Cathy Dyson writes about King George County. You can email her at firstname.lastname@example.org.
More confusion over Route 206 project
An email from VDOT created even more confusion about planned improvements at an intersection near Dahlgren.
David Brown, the Northern Neck Residency Administrator for the Virginia Department of Transportation, sent an email to King George County on Dec. 27.
He asked County Administrator Travis Quesenberry to get input from the Board of Supervisors about closing a portion of State Route 206 for one to two weekends to replace some culvert pipe.
Brown mentioned the existing pipe “had reached the end of its service life, and this would be an appropriate time to replace this pipe while the intersection improvements are being undertaken.”
His email made it sound like the pipe replacement might happen in the next month or two.
But that’s not the case.
Brown said in a phone interview last week that the pipe replacement will be done when the rest of the work takes place on the intersection of Route 206 and Owens Drive.
And that’s not likely to happen anytime soon. The project isn’t even in VDOT’s six-year plan, said Quintin Elliott, Fredericksburg’s district administrator for VDOT.
“Funding is not there for construction, so we don’t know when construction would start,” Elliott told the supervisors on Nov. 26. Elliott had a work session with the board to try to iron out some of the issues with the controversial project.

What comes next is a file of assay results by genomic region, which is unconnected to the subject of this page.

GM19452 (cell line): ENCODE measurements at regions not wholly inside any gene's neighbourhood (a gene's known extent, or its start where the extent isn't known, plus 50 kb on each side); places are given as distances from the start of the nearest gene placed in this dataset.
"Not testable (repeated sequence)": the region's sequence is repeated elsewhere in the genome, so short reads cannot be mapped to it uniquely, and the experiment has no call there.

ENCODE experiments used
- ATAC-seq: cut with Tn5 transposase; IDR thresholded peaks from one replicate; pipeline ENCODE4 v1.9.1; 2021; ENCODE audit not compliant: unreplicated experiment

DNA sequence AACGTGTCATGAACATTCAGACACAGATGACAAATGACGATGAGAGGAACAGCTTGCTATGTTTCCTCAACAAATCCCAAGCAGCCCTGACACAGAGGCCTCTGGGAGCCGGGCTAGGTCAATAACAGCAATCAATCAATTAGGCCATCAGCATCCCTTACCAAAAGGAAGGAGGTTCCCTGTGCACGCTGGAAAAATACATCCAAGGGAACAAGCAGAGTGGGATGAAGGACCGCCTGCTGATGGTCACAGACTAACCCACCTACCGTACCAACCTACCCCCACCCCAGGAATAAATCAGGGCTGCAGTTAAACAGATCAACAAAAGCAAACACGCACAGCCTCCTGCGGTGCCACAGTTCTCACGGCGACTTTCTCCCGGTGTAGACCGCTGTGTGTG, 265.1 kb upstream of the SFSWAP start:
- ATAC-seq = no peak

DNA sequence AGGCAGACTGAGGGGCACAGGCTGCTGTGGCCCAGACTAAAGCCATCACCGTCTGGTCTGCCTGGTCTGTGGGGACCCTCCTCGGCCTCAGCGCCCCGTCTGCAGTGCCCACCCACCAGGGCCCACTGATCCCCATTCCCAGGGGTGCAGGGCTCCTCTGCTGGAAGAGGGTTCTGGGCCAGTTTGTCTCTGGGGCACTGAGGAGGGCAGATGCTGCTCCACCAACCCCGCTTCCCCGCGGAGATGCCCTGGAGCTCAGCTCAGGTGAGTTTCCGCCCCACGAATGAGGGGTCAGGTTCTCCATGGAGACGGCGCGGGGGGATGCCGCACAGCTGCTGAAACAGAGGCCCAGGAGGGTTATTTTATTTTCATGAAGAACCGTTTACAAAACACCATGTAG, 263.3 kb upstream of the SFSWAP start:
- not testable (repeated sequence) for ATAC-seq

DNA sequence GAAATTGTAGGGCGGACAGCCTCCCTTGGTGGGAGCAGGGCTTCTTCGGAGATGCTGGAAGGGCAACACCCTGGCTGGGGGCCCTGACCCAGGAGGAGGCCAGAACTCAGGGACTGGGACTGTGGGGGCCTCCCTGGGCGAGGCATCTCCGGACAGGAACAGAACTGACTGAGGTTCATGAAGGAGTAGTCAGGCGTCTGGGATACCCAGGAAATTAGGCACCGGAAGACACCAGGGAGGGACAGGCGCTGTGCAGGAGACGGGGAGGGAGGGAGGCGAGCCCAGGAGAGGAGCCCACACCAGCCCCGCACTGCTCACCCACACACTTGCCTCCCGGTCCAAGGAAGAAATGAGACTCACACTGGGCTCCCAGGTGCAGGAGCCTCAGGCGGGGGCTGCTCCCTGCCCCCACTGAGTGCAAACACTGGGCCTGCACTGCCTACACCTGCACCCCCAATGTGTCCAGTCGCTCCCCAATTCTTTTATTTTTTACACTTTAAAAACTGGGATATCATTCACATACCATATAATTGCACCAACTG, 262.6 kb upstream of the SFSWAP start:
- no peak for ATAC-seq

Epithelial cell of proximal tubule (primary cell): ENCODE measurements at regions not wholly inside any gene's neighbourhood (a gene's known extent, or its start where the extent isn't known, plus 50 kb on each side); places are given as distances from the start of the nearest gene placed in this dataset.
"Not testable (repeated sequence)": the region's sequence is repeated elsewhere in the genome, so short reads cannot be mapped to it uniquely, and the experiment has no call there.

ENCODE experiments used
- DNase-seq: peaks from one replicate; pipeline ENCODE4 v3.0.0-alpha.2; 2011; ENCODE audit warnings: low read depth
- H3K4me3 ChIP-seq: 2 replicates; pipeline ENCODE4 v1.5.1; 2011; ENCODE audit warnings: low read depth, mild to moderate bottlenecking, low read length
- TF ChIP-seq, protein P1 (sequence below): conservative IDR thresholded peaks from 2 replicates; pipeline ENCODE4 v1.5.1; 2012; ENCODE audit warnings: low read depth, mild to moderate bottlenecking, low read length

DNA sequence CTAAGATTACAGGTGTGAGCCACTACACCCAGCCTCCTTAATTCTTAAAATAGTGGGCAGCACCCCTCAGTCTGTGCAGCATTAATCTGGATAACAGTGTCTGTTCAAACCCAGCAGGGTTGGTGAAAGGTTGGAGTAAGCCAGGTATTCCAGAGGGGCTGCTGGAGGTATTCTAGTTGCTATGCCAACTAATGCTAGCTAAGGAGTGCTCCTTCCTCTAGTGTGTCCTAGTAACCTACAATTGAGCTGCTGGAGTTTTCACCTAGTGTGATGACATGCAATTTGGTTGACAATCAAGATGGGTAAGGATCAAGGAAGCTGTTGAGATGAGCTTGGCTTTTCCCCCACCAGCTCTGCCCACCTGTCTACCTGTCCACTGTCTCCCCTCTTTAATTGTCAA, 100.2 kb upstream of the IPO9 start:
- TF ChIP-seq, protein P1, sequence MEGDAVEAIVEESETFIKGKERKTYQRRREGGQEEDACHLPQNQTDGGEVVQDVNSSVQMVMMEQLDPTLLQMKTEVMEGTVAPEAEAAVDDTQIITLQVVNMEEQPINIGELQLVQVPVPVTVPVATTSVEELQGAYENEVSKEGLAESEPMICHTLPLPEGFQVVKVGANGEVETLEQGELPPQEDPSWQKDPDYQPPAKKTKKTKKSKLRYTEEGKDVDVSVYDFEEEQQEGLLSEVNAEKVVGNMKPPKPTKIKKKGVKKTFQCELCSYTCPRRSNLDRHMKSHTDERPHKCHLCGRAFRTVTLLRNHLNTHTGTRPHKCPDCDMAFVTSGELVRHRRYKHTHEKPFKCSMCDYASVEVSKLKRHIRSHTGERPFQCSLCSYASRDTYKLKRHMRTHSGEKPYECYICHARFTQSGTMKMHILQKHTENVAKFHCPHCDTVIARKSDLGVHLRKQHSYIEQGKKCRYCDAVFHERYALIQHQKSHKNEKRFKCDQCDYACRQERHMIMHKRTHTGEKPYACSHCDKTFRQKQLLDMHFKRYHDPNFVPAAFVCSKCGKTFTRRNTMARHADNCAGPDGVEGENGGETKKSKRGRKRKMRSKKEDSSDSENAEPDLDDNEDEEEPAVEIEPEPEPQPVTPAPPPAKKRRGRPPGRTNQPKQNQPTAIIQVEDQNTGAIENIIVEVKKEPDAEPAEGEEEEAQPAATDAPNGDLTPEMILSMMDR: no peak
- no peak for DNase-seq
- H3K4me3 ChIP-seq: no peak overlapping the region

For more than seven months, supervisors and residents along Route 206 complained about the proposal, which is expected to cost $4.1 million. At first, residents were upset about the amount of land needed to add right- and left-turn lanes from Route 206 onto Owens and Windsor Drives. Then, they expressed concerns that adding turn lanes—and not a stoplight—would make crossing Route 206 more treacherous for motorists.
VDOT scaled back the project and the land needed for right-of-ways. Elliott also pledged his department would do another study before construction begins to see if there’s enough traffic to warrant a stoplight. Plus, Brown will attend the Jan. 15 meeting to provide more information about the pipe work—even though it won’t be done in the near future.
Brown said it would be easier and faster to do the pipe work on weekends rather than weekdays, when commuters use the heavily traveled road to get to the Navy base at Dahlgren.